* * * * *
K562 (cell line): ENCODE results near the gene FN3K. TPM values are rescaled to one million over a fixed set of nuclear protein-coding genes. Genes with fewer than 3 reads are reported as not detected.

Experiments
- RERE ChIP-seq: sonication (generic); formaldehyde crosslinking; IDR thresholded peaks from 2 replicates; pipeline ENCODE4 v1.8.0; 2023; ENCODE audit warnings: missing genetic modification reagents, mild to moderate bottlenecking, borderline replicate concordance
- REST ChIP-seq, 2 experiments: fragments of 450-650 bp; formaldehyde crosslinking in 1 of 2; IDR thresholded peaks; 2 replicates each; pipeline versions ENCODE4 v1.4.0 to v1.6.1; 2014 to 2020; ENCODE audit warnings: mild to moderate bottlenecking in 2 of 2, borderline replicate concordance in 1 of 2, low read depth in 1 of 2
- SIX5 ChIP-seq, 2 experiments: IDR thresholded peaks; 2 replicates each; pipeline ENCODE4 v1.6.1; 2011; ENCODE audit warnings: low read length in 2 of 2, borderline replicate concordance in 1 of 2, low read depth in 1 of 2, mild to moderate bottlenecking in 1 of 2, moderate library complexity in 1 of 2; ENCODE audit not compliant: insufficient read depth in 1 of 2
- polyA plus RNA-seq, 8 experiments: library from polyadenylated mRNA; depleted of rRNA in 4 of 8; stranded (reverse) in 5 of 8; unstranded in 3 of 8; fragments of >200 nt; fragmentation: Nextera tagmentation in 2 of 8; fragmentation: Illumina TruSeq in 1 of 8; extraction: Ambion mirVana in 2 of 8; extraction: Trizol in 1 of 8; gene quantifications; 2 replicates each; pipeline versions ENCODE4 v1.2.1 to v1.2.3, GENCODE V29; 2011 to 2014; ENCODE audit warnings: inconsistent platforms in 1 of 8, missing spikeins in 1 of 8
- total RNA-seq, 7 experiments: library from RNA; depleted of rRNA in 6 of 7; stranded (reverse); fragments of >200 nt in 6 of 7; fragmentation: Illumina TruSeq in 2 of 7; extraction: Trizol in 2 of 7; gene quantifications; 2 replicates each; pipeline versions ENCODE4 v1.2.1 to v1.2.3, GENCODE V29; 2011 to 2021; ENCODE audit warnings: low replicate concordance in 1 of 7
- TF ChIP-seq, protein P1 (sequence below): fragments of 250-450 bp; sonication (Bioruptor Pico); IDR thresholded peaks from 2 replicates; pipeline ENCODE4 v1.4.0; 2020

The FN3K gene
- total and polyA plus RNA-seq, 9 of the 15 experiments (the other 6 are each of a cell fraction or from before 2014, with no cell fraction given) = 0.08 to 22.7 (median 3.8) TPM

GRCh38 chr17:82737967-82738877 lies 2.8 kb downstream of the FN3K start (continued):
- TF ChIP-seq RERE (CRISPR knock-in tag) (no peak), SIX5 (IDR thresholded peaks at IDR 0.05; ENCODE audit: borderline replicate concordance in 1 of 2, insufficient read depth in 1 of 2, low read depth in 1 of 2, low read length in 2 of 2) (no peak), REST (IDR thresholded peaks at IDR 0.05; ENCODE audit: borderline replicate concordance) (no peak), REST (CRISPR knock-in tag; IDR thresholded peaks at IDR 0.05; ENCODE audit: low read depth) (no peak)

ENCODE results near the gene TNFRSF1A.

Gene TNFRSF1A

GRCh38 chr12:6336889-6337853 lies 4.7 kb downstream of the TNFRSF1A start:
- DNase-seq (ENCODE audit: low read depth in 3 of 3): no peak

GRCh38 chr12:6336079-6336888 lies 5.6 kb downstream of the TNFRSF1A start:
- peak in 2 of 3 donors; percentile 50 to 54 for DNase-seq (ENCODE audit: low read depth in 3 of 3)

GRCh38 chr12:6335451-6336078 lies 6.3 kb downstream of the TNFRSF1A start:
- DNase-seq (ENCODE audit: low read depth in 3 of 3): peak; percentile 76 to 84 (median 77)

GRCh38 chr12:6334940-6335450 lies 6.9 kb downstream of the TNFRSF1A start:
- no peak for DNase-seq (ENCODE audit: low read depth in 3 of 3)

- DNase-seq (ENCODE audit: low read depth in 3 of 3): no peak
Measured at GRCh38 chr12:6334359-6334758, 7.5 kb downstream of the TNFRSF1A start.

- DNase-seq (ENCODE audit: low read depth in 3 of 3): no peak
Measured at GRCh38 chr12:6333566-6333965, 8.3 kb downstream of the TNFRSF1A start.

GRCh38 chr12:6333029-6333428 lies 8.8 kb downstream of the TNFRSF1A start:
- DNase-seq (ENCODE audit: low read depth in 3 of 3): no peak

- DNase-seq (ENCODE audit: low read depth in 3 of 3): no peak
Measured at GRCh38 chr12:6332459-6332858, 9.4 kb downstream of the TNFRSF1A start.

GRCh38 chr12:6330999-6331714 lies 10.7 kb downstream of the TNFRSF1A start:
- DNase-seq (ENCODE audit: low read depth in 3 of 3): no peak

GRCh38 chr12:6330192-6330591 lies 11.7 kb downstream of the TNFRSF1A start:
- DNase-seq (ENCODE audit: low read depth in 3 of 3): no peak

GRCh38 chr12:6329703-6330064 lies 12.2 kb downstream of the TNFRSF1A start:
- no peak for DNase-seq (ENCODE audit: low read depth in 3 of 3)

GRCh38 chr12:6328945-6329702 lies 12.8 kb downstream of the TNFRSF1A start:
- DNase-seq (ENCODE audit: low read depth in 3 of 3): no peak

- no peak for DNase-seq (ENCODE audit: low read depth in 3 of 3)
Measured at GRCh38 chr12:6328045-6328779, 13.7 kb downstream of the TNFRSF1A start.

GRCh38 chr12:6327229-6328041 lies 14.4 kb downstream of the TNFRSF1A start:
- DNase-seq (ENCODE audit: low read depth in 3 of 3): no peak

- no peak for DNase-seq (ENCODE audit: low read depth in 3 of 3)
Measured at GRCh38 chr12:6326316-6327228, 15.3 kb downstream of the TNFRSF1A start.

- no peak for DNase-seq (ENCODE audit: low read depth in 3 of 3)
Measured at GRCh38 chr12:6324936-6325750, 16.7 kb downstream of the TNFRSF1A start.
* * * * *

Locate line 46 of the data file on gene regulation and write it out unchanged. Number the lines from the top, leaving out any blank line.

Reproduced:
Measured at GRCh38 chr12:6324936-6325750, 16.7 kb downstream of the TNFRSF1A start.